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Arch Dis Child Fetal Neonatal Ed. Nov 1997; 77(3): F221–F227.
PMCID: PMC1720722

Diagnosis of late onset neonatal sepsis with cytokines, adhesion molecule, and C-reactive protein in preterm very low birthweight infants

Abstract

AIMS—To evaluate the commonly used markers—namely IL-6, TNFα, IL-1β, C-reactive protein and E-selectin for identification of late onset neonatal sepsis; to define the optimal cutoff value for each marker in preterm neonates; to assess whether these markers could assist in early discontinuation of antibiotics in non-infected cases; and to delineate the profile of these markers during systemic infection and in relation to successful treatment.
METHODS—Very low birthweight infants in whom clinical sepsis was suspected when they were >72 hours of age were eligible for study. A full sepsis screen was performed in each episode. Cytokines, C-reactive protein, and E-selectin were serially measured on days 0 (at the time of sepsis evaluation), 1, 2, 4 and 7. The optimal cutoff value for each marker was calculated after minimising the number of misclassified episodes over all possible cutoff values for days 0 and 1. The sensitivity, specificity, positive and negative predictive values for each test and combination of tests for predicting systemic infection were also determined.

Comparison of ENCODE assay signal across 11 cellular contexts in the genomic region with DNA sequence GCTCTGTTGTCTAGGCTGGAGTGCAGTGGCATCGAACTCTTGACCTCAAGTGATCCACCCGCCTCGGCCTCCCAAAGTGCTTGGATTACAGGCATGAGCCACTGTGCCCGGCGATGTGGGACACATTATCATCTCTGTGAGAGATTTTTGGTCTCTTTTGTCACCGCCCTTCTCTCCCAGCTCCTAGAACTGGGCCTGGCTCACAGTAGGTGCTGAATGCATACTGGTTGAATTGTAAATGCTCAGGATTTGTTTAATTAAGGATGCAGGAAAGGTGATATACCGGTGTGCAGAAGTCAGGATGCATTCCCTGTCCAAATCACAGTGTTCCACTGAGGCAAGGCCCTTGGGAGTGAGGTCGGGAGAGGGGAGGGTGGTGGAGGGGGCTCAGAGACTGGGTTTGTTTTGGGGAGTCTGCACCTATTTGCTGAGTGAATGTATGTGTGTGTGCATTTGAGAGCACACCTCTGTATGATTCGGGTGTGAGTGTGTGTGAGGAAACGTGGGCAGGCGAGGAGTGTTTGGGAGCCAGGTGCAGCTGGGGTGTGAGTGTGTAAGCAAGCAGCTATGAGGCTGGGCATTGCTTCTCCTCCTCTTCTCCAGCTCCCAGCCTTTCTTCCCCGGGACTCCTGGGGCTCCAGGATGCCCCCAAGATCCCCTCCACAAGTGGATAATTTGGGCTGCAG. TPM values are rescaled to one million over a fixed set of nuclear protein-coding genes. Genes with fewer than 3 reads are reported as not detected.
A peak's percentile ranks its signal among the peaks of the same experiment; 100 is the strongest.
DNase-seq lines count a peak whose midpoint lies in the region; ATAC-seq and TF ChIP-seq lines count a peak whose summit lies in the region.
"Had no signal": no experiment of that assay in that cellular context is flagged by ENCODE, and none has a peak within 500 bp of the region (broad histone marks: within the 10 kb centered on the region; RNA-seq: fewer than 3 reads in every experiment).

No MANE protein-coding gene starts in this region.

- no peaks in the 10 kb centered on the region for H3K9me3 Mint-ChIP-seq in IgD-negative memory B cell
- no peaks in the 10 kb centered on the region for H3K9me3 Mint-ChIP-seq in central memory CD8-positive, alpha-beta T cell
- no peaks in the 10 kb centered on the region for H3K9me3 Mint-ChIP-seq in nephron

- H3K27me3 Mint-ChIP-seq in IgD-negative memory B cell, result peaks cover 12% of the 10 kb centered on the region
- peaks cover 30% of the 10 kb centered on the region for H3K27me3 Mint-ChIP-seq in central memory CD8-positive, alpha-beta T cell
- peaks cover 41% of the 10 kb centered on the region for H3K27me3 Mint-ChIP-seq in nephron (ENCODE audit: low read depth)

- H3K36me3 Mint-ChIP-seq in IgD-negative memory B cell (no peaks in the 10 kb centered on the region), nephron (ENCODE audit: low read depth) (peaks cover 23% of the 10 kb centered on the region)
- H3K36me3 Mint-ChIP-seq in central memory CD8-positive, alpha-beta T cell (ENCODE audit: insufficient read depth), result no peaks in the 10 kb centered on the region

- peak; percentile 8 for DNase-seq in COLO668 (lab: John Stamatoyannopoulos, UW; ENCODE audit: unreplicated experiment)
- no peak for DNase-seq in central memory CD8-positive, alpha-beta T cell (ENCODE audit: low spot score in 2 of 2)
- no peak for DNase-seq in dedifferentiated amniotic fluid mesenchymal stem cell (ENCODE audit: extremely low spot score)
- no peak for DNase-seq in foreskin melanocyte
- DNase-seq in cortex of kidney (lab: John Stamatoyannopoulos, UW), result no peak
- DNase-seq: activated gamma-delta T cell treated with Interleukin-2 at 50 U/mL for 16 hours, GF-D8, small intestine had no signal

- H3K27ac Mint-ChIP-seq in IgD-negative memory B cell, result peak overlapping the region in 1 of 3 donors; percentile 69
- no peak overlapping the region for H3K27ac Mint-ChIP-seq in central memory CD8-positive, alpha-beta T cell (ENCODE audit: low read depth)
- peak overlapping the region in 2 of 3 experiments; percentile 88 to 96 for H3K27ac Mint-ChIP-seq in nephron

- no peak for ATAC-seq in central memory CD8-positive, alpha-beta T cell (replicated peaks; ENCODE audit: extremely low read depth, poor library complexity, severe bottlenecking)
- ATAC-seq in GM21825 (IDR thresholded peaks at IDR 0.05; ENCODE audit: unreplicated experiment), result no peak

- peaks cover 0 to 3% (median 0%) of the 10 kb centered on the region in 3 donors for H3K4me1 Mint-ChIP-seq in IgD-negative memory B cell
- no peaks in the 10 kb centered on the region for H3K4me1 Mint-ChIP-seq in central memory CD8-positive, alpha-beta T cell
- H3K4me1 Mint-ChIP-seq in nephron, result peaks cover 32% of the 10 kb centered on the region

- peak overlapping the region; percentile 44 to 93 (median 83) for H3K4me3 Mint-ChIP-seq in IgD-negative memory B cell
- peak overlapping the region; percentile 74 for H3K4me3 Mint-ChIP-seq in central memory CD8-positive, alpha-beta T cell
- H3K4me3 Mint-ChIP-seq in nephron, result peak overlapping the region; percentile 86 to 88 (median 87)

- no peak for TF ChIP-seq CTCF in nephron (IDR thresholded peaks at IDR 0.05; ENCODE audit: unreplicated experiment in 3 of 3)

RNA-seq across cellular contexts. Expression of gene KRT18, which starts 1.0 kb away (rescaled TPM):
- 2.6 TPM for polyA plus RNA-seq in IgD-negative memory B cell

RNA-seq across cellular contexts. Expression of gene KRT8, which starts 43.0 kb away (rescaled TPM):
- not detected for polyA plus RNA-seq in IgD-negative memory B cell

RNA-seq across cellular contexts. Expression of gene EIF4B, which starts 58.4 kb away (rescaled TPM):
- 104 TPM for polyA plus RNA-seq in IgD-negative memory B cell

RESULTS—One hundred and one episodes of suspected clinical sepsis were investigated in 68 infants. Forty five episodes were proved to be infections. The optimal cutoff values were IL-6 31 pg/ml, TNFα 17 pg/ml, IL-1β 1 pg/ml, C reactive protein 12 mg/l and E-selectin 174 ng/ml. IL-6 had the highest sensitivity (89%) and negative predictive value (91%) for detecting late onset infection on day 0. However, between 24 and 48 hours of onset, C-reactive protein was the best single marker, with an overall sensitivity and specificity of 84% and 96%, respectively. The use of serial and multiple markers in the first 48 hours further enhanced the sensitivity and specificity of these tests. Performing IL-6 and C-reactive protein on day 0, together with either TNFα on day 1 or C-reactive protein on day 2, showed the best overall sensitivity (98%) and specificity (91%) for the diagnosis of late onset infection.
CONCLUSIONS—Optimal cutoff values for these markers in detecting late onset systemic infection in very low birthweight infants have been defined. Withholding antibiotic treatment at the onset of infection could be fatal and is not recommended, but the concomitant use of IL-6 and C-reactive protein or TNFα should allow antimicrobial treatment to be discontinued at 48 hours without waiting for microbiological results, provided that the infants are in good clinical condition.

Keywords: C-reactive protein; E-selectin; interleukin 1β; interleukin-6; tumour necrosis factor α; very low birthweight

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Selected References

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Figures and Tables

Figure 1
(A-E) Plasma concentration of the biochemical markers during the first seven days of suspected infection. Each figure compares the range of a biochemical marker between the infected and non-infected episodes. Data are expressed as median, 25th, and 75th ...
Figure 2
Receiver operating characteristics of the biochemical markers on days 0 (A) and 1 (B).

Articles from Archives of Disease in Childhood. Fetal and Neonatal Edition are provided here courtesy of BMJ Group

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